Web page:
Grace Dent paid a visit to York for The Guardian, and the new restaurant from Tommy Banks, “posterboy for British hospitality”, winner of The Great British Menu and chef-patron at the much-loved Black Swan at Oldstead. She declares Roots, in a vast converted Victorian pub York’s “new star attraction” – better even than the Jorvik Viking Centre…
It’s a Banks family affair, with Tommy’s brother James serving as the “wonderful, personable… front-of-house”. The size of the new place gives them freedom to “geek out even more intensely on seasonality” – , and the entire service “with a Noma-esque swagger”, is divided into three distinct times of the year: Preserving Season, Time of Abundance and The Hunger Gap.
Unusual ingredient combinations abound (“more hits than near misses”), such as turbot with cream and strawberries (“so very wrong that it tricks the tastebuds into it being 100% right again”) and cured trout with fennel kimchi (“delightful”). But, it all worked, and was “one of the loveliest lunches of 2018”.
Remember to leave room for pudding: “in fact, go speedily to pudding if your appetite is meagre”, for the likes of roasted rye and carrot caramel shortbread, which “looks like a trifle” and tastes like “Christmas distilled”. (27/30)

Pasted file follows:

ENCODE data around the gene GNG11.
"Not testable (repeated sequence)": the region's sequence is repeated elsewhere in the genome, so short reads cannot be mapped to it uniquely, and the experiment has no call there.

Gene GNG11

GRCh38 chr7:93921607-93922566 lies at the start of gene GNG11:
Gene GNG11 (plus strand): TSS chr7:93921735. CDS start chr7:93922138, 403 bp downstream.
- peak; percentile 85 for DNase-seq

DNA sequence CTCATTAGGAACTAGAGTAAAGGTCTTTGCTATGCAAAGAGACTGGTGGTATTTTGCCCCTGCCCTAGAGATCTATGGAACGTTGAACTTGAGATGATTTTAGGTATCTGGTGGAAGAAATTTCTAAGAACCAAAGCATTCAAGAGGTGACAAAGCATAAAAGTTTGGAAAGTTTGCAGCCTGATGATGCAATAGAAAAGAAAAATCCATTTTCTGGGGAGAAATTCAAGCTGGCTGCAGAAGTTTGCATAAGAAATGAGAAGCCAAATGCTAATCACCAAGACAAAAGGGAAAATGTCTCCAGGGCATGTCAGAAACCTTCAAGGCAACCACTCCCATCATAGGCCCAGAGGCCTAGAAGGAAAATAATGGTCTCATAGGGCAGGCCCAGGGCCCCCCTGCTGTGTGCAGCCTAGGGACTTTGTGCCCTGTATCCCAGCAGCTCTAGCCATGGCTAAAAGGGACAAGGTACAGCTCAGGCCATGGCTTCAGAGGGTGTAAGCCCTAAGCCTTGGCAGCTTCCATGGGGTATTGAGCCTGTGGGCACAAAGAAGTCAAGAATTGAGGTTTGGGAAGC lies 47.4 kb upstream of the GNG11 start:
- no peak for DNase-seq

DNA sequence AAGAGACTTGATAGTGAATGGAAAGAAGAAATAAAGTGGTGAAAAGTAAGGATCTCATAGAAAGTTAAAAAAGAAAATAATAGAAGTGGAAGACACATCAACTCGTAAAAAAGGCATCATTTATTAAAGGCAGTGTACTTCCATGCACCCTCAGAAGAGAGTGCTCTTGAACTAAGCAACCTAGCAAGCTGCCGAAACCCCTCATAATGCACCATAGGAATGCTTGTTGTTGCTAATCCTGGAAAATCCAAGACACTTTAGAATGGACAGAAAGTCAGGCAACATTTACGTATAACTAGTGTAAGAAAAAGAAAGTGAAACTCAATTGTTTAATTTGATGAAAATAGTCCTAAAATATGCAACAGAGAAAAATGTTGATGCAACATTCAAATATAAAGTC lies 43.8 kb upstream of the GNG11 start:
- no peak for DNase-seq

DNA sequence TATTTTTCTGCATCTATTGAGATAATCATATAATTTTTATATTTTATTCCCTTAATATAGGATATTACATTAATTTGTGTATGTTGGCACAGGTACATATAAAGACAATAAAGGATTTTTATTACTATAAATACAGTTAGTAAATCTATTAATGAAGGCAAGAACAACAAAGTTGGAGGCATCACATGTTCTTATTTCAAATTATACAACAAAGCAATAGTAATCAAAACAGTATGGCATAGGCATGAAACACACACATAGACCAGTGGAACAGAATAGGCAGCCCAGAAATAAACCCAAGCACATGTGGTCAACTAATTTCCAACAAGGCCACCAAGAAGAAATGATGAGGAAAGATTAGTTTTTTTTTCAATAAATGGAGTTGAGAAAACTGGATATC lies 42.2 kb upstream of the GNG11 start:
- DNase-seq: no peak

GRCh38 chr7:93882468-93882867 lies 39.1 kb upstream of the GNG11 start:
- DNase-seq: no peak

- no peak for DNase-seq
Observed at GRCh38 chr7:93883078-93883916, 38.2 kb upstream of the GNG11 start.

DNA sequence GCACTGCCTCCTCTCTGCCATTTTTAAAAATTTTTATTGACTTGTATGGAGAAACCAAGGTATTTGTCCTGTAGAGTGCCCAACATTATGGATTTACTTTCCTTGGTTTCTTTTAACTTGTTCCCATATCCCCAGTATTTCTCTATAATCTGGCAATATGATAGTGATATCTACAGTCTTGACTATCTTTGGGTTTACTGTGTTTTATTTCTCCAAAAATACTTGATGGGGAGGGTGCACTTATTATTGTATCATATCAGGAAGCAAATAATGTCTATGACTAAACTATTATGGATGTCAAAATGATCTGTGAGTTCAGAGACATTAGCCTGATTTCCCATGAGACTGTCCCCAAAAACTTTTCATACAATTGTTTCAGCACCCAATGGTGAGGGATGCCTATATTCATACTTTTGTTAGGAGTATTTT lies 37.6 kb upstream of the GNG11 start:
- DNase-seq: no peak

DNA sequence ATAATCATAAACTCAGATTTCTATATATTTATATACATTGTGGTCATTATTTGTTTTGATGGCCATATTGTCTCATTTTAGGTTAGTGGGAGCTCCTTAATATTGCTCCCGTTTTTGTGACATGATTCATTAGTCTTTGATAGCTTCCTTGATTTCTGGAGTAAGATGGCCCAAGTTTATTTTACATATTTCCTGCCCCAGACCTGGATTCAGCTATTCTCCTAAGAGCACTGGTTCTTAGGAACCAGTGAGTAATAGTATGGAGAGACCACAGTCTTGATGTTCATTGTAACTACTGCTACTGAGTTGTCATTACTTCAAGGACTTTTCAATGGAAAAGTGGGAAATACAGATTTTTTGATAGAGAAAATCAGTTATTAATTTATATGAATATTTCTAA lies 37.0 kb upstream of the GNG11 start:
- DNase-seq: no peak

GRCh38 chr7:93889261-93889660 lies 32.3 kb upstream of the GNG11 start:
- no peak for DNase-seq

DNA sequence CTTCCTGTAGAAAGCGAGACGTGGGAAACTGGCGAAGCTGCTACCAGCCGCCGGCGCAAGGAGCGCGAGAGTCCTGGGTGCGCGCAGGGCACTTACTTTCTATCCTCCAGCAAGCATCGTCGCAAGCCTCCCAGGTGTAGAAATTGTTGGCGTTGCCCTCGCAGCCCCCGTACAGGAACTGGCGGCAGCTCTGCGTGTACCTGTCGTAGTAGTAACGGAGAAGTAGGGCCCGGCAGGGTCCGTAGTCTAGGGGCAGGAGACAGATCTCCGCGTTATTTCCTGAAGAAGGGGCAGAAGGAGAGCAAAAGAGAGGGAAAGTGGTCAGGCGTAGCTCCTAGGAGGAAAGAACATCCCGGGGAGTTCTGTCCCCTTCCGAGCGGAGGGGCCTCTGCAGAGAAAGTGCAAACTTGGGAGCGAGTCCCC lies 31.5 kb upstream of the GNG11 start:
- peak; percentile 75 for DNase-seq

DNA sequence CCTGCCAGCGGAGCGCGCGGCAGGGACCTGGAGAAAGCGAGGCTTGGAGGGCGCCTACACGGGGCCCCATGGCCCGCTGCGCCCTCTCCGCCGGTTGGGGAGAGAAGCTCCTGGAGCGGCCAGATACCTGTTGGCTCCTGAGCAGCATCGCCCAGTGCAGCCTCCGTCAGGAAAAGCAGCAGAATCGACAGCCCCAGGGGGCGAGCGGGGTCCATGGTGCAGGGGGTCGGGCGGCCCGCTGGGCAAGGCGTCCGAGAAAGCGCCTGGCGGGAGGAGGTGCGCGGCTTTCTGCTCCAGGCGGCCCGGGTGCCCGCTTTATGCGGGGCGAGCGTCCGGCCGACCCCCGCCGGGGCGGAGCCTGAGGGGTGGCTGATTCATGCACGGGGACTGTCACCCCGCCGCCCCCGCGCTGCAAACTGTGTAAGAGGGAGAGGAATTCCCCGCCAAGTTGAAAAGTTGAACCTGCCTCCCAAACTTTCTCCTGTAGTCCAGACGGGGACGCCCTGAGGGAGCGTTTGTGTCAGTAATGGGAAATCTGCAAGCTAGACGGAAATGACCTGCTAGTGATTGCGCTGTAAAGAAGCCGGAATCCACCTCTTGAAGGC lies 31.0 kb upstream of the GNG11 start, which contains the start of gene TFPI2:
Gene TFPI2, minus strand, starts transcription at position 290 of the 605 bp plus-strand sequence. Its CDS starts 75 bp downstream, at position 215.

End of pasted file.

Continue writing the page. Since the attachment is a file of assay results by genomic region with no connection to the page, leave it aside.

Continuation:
Jimi Fanuwera for The Evening Standard visited Rochelle Canteen at the ICA, a “proper grown-up kitchen operating out of an art gallery”, and the big sister of Melanie Arnold and Margot Henderson’s converted-bike-sheds restaurant in Spitalifields.
The “sky-lit dining space” of the mezzanine restaurant (found through the gift shop, cinema and exhibition spaces) has a “whitewashed ruggedness to the design” and an equally simple menu focused on seasonal British food – often just “two or three appealing things on a plate”. There’s also “trotter prints all over the menu” – Margot is married to Fergus, of “temple to piggy delight” St John, after all.
Even better, “the reasonableness of the bill induced pleasant surprise rather than thin-smiled disbelief”, making Rochelle’s central London spot “one of the more quietly spectacular places to eat right now”. (8/10)
Hot on the heels of Giles Coren’s ‘discovery’ just last week, Fay Maschler for The Evening Standard visited Kaki three times in order to get a handle on the place – the “huge” portions and unrelenting language barrier didn’t help (but translated Google reviews did).
Much like The Times’ critic, Fay enjoyed the “hallucinatory” sea bass in hot chilli oil, the tofu with preserved egg and braised trotters; less so the “utilitarian style” and “peremptory service”. Either way, not for the squeamish. (***)
Micheal Deacon in The Telegraph enjoyed a step back in time at the 16th century Gravetye Manor, which opened a new restaurant space in early 2018: it’s in “another world that’s slower, quieter, cosier” altogether. (****)
Kathryn Flett for The Telegraph visited James Cochran’s latest opening, 1251 in Islington; apparently named for a song by The Strokes” (but possibly also something to do with the fact that Cochran is not free to use his name while it’s still connected with his previous establishment in EC3).